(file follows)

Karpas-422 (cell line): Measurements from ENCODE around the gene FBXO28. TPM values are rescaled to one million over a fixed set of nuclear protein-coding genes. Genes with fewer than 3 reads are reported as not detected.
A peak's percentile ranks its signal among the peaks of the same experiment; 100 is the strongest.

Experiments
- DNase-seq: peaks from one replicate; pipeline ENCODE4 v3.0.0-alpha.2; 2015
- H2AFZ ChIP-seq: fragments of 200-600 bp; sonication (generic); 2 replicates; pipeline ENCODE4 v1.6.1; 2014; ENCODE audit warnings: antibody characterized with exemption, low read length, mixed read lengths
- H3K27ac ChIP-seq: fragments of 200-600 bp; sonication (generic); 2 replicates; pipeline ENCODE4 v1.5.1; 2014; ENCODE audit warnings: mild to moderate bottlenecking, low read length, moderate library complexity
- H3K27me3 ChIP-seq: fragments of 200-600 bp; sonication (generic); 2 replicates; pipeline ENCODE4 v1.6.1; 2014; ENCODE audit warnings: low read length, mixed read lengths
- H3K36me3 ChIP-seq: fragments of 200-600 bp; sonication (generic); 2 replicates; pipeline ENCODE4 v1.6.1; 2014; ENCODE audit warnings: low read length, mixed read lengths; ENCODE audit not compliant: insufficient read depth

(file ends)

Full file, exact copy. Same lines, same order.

Karpas-422 (cell line): Measurements from ENCODE around the gene FBXO28. TPM values are rescaled to one million over a fixed set of nuclear protein-coding genes. Genes with fewer than 3 reads are reported as not detected.
A peak's percentile ranks its signal among the peaks of the same experiment; 100 is the strongest.

Experiments
- DNase-seq: peaks from one replicate; pipeline ENCODE4 v3.0.0-alpha.2; 2015
- H2AFZ ChIP-seq: fragments of 200-600 bp; sonication (generic); 2 replicates; pipeline ENCODE4 v1.6.1; 2014; ENCODE audit warnings: antibody characterized with exemption, low read length, mixed read lengths
- H3K27ac ChIP-seq: fragments of 200-600 bp; sonication (generic); 2 replicates; pipeline ENCODE4 v1.5.1; 2014; ENCODE audit warnings: mild to moderate bottlenecking, low read length, moderate library complexity
- H3K27me3 ChIP-seq: fragments of 200-600 bp; sonication (generic); 2 replicates; pipeline ENCODE4 v1.6.1; 2014; ENCODE audit warnings: low read length, mixed read lengths
- H3K36me3 ChIP-seq: fragments of 200-600 bp; sonication (generic); 2 replicates; pipeline ENCODE4 v1.6.1; 2014; ENCODE audit warnings: low read length, mixed read lengths; ENCODE audit not compliant: insufficient read depth